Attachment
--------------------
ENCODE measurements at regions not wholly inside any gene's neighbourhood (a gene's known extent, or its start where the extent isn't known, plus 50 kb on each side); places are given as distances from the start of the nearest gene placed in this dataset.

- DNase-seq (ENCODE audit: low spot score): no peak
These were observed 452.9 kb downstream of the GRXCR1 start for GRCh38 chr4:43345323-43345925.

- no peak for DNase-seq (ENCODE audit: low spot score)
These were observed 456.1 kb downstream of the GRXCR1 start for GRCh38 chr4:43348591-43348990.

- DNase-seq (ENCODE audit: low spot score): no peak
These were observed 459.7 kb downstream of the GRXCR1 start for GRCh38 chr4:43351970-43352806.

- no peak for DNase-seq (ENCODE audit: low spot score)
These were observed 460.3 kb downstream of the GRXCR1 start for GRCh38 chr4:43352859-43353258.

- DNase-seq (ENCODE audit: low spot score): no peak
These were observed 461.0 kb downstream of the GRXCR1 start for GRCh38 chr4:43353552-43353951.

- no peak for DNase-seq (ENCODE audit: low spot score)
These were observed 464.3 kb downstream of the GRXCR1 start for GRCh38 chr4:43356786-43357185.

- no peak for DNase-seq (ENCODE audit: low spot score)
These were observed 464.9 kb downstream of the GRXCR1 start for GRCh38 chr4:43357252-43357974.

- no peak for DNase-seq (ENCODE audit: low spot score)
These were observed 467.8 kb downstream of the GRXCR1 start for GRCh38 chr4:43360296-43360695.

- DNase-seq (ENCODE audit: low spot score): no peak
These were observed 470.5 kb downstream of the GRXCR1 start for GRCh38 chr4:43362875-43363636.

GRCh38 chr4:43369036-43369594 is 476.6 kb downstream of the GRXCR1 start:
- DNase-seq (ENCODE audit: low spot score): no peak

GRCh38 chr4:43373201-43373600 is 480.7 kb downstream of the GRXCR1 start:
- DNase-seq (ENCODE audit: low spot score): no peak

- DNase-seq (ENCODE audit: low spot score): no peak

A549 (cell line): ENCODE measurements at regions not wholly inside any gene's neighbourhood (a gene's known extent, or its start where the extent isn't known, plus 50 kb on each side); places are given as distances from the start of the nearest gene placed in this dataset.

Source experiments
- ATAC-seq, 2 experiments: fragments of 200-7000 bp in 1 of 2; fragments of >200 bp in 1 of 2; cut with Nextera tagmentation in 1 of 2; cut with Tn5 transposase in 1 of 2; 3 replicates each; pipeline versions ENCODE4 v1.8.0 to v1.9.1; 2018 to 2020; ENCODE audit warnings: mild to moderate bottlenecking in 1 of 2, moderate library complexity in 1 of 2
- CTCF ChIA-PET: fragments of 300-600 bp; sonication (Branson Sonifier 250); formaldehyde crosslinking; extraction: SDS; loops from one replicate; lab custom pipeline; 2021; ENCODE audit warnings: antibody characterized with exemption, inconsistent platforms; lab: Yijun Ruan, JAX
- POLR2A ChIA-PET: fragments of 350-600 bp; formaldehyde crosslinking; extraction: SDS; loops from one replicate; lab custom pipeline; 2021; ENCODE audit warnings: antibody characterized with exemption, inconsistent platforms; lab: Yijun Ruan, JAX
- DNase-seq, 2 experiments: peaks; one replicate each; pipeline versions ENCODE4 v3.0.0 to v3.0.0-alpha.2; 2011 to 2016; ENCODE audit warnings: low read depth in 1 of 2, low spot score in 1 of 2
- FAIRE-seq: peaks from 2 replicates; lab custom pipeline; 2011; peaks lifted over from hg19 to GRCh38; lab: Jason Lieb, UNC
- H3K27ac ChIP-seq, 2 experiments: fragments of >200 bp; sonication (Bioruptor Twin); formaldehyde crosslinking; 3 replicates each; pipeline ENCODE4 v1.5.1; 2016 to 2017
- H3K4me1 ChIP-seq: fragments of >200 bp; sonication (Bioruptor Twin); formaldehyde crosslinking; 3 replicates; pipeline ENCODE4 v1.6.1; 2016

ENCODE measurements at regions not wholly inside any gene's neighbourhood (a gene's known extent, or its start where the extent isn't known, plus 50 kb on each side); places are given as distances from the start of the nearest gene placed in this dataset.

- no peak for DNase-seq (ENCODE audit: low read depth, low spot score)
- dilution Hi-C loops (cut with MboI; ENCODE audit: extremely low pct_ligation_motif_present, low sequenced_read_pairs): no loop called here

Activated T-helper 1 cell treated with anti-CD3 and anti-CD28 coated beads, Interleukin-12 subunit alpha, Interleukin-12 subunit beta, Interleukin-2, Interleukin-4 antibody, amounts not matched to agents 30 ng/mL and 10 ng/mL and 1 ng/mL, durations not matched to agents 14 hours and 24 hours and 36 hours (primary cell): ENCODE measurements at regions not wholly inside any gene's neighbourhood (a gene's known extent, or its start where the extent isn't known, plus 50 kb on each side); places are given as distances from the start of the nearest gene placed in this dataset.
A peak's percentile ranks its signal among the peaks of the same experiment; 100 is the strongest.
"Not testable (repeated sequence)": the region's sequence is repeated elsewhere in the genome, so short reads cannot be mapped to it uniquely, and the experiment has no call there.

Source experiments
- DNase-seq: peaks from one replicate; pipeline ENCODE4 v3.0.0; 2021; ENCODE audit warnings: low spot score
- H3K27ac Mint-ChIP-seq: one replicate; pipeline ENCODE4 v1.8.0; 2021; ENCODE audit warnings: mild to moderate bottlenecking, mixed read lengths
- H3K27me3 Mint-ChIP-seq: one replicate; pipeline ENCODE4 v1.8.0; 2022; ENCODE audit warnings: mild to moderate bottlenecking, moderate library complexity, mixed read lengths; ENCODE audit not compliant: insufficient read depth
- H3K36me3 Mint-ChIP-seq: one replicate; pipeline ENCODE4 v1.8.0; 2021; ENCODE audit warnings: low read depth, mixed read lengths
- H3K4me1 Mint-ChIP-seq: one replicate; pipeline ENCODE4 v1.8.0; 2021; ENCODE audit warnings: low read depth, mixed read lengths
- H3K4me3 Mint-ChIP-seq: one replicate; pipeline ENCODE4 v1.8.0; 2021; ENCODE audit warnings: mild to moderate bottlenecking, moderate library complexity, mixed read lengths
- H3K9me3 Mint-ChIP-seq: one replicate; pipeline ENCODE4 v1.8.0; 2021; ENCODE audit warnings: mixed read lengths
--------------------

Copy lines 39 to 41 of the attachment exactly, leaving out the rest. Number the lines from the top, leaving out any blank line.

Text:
"Not testable (repeated sequence)": the region's sequence is repeated elsewhere in the genome, so short reads cannot be mapped to it uniquely, and the experiment has no call there.

Source experiments
- DNase-seq: peaks from one replicate; pipeline ENCODE4 v3.0.0; 2021; ENCODE audit warnings: low spot score